The Tradition Continues
Bennetti taps its fully custom experience to fulfill the requirements of an avid adventurer.
If you place an order for a semi-custom yacht from a shipyard that’s known for full-custom builds, you can be pretty confident you’ll get what you want. The owner of this new Benetti 108 Tradition Supreme knew what he wanted, and he knew who he wanted to build it for him. Even though Benetti practically invented the modern semi-custom motor-yacht concept—made with fiberglass construction, limited propulsion options, and a variety of layout and décor combinations—there seems to be something in the yard’s DNA that won’t let them say no.
Ever since the Classic 115 was introduced back in the late ’90s, Benetti has been showing that you can have a personalized superyacht built without having to wait three years, or pay a million dollars a meter for it. The Classic design proved so popular that it was soon joined by others in an ever-increasing range of sizes, and the latest incarnation of the successful Tradition line, which began at 100 feet and has grown to 108, exemplifies the yard’s approach. Her profile is distinctive rather than radical, with a carbon-fiber radar arch and hardtop, and a fully extended sun deck which not only adds more relaxation space but also shelters the upper deck more effectively.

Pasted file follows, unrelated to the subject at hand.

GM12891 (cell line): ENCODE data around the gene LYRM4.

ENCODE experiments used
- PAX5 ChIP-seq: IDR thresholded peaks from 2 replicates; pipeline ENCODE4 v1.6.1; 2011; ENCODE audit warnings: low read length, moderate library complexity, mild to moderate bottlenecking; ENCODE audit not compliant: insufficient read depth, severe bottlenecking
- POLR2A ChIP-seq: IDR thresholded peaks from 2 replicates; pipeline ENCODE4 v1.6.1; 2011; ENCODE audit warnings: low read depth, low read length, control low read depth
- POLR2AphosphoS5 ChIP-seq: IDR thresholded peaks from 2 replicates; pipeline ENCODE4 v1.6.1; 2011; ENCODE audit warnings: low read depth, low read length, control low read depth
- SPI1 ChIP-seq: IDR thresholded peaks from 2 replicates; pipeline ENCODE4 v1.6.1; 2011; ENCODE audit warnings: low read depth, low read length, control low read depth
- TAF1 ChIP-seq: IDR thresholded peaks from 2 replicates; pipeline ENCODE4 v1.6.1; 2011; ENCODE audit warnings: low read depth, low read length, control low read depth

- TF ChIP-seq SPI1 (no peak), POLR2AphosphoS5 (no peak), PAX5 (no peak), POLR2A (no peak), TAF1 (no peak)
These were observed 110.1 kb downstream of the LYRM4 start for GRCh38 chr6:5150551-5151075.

The 108 is the first in the Tradition Supreme series, and it was built for an experienced owner moving up from a 100-foot Benetti Tradition whose ideas didn’t stop at the color of the throw pillows.
Typically, he is also an owner-operator. He cruises with his family, and they do hire crew, but not a full complement, being qualified and capable of taking on most tasks themselves. While the Tradition’s exterior styling comes unmistakably from the Stefano Righini studio, the interior of this first 108 was designed by the shipyard under the owner’s direction, with mosaic tiling in the showers contrasting with pale striped marble, for example, and dominant, heavy-grained limed oak on the bulkheads offset by areas of darker veneers, and brightened by colorful fabrics. Cutaway bulwarks, meanwhile, match the main deck’s window shapes, to maximize both the daylight and the spectacular views from the saloon and owner’s suite. Longitudinal overhead lighting is a theme found throughout the main deck. There is a Turkish bath upstairs, and with no formal dining table—making the saloon seem vast—most meals will be taken while enjoying the views from the upper deck, served from the galley via a dumbwaiter.